With these general requirements in mind, engineers looking for the best materials for their designs seek the right balance between thin, high-alloyed materials that minimise power losses for high-frequency applications, high permeability that enables higher torque outputs, and high yield strengths. Insulating coatings and the way laminates are joined together are also important.
Striking the right balance is challenging, a second steel specialist we consulted points out, because these properties are not independent. For example, a higher percentage of alloying elements reduces power losses, which is an advantage, but it also decreases permeability, which is a disadvantage.
This fundamental interdependence of key parameters is the root of the complexity in e-motor design, which means it is not possible to define a standard set of simple rules for creating laminations for different types of motor/generator.
What’s more, lamination design is heavily influenced by the type of motor for which they are intended, which can include DC and AC, synchronous and asynchronous, permanent magnet and induction, radial flux, axial flux and transverse flux machines. The geometry of their laminations is becoming increasingly complex in the drive to achieve ideal performance-to-volume-ratios and to incorporate features such as cooling passages, a provider of metal-forming tools and systems notes.
The choice of material is also becoming more critical. In general, this depends more on the application and operating region than the motor type, which has a more indirect influence because in any type of motor the operating frequency and induction level can be either low or high, according to the speciality alloys provider.
That said, all the types of electrical machine referred to above have their own sensitivities to key parameters such as magnetic permeability and coercivity, electrical resistivity and thermal conductivity and so on, adding to the complexity of the issue. These differences do however allow some material selection heuristics to emerge, the stack producer notes.
Materials and motor types
For permanent magnet synchronous machines, eddy-current losses (Watt losses) are particularly important; thin layers are needed to minimise them, along with the mechanical strength to secure magnets in rotors at high rotational speeds. Because asynchronous machines are not so sensitive to such losses, thicker material is used and laminations might typically measure 0.35 mm.
Axial flux and transverse flux machines have different flux paths from those in more widely used radial flux machines, and sometimes the flux moves in three dimensions. In this case, the use of soft magnetic composite or other 3D flux materials is key, the alloys provider says.
Induction machines require high magnetic permeability, the stack producer notes, and one important condition that the motor designer must make is whether to use the same or different materials – one optimised for the rotor, the other for the stator laminations. Using different materials can result in a lot of scrap during manufacturing, particularly with the stator, for which segmented assembly is a popular solution.
The alternative of using the same material for both rotor and stator laminations requires a steel optimised for strength and with good – but less than ideal – magnetic properties. The rotor would be assembled from components made from this material without further property-changing treatment, says our second steel producer, while the stator laminations would be annealed at the customer’s facility to optimise their magnetic properties.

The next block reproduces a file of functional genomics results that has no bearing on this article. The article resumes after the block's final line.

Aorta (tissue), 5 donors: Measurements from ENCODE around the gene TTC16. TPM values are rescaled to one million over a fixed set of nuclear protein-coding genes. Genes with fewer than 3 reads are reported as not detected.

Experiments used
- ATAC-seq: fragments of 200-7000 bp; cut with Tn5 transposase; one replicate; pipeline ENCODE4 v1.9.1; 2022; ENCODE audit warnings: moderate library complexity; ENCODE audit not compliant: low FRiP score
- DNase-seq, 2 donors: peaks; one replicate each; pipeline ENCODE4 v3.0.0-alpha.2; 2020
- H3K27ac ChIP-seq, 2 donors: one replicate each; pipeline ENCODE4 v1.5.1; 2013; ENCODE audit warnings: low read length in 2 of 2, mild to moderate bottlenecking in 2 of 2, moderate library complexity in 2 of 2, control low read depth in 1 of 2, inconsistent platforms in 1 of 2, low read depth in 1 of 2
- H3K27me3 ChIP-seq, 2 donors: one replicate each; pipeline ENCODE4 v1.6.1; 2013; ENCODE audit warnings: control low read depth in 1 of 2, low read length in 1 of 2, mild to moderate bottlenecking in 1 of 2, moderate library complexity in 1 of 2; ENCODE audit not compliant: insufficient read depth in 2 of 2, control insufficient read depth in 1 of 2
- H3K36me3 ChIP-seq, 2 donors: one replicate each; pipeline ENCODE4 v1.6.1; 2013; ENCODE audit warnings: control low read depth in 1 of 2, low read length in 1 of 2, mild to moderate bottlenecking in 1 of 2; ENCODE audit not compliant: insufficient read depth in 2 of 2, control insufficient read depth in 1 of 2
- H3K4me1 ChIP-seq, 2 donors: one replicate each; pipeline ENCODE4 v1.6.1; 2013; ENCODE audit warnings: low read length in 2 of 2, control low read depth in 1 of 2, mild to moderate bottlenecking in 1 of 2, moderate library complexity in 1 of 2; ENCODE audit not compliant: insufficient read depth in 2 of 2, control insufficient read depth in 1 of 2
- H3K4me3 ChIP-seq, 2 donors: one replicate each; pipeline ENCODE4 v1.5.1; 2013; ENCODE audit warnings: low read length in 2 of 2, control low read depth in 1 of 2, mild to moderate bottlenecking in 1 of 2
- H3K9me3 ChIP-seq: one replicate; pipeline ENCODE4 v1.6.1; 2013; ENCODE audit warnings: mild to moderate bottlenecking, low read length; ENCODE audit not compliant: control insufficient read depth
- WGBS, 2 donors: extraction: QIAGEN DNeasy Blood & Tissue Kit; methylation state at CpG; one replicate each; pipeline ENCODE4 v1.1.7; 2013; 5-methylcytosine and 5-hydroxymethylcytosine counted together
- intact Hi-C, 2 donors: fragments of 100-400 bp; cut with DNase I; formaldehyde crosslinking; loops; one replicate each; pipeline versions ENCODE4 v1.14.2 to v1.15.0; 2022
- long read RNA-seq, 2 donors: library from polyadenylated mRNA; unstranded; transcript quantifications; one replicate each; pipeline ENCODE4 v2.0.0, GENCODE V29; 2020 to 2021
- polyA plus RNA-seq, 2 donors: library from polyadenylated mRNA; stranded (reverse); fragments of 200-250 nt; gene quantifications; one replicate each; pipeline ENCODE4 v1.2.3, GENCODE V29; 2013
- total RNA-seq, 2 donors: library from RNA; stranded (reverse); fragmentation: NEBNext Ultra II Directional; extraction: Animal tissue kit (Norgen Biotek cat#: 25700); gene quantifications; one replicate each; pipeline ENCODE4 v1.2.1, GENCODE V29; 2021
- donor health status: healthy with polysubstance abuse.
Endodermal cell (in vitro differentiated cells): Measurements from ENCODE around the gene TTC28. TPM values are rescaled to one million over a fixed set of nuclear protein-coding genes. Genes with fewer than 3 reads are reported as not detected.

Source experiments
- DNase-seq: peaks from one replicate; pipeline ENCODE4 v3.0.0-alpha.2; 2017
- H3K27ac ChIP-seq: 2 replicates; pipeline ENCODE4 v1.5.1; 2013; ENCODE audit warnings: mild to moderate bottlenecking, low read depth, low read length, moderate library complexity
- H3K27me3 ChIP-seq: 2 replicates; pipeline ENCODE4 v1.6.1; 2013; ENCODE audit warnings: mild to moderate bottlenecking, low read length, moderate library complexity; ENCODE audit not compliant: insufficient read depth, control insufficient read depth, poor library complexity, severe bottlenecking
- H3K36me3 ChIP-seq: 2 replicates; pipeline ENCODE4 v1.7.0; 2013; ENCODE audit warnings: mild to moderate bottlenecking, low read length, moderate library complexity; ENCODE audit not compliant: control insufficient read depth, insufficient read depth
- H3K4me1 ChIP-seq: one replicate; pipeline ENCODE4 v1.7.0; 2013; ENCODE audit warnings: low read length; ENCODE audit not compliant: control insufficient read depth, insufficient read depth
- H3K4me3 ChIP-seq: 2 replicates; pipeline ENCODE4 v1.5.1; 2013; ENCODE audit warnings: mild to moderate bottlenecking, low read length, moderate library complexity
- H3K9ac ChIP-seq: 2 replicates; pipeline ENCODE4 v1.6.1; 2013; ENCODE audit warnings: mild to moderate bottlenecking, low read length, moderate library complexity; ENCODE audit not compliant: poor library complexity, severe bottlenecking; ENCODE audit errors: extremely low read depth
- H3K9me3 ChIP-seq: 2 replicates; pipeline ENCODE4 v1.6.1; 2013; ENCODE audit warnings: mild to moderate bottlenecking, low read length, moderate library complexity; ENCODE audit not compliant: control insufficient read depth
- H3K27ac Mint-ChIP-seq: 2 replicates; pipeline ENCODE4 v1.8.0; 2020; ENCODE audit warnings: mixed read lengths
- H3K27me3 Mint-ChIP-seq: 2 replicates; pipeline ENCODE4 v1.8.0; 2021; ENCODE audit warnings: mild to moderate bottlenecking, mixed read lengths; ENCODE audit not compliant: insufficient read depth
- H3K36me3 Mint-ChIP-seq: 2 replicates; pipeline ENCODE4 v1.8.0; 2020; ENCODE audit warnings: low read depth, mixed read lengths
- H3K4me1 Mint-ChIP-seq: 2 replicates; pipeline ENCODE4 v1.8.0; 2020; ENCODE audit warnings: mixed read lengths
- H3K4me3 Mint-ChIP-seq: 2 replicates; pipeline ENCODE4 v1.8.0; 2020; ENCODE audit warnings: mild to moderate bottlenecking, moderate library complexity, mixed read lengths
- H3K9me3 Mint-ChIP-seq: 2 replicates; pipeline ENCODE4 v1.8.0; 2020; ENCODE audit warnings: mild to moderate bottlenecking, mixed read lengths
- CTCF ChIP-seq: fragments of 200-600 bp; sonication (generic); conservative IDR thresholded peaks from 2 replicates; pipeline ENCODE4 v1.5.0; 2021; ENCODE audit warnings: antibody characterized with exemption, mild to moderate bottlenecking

Annealing is a heat-treatment process in which the steel is brought up to a specific temperature, held at that temperature to ‘soak’ and then cooled at a controlled rate. As well as enhancing the metal’s electrical and magnetic properties, annealing also softens it to make it easier to work when cold and improves its machinability.
As well as the fundamental characteristics of the materials, engineers must also take economic and strategic factors into account when making their selections, the stack maker adds. These include the number of steel mills that can produce the steel to the right specification: the specifications are quite demanding, so the choice of available grades tends to be limited, and changing suppliers during a project is difficult.
Processability must also be considered because, for example, the thinner the material the more laminations are required for a given stack height. All these factors lead to longer processing times and the need for more machines to stamp out the layers.
With cost, power density and efficiency over a wide speed range in mind, says the speciality alloys producer, thin-gauge silicon-iron laminate seems to offer a good trade-off between cost and performance for now, with cobalt-iron materials becoming an interesting option for future high-performance applications.
Demanding power and torque densities
Motors and generators with very high power and torque densities are particularly demanding on laminations.
A key reason for this is that this performance is typically designed into compact electrical machines that run at ever-higher rpm, resulting in higher internal switching frequencies along with larger mechanical stresses and stress fluctuations in the rotor, our electrical steel producer notes. The higher frequencies lead to larger losses that must be compensated for with better magnetic properties in the steel, while the higher mechanical stresses can lead to plastic deformation and/or fatigue, requiring stronger materials to resist these forces.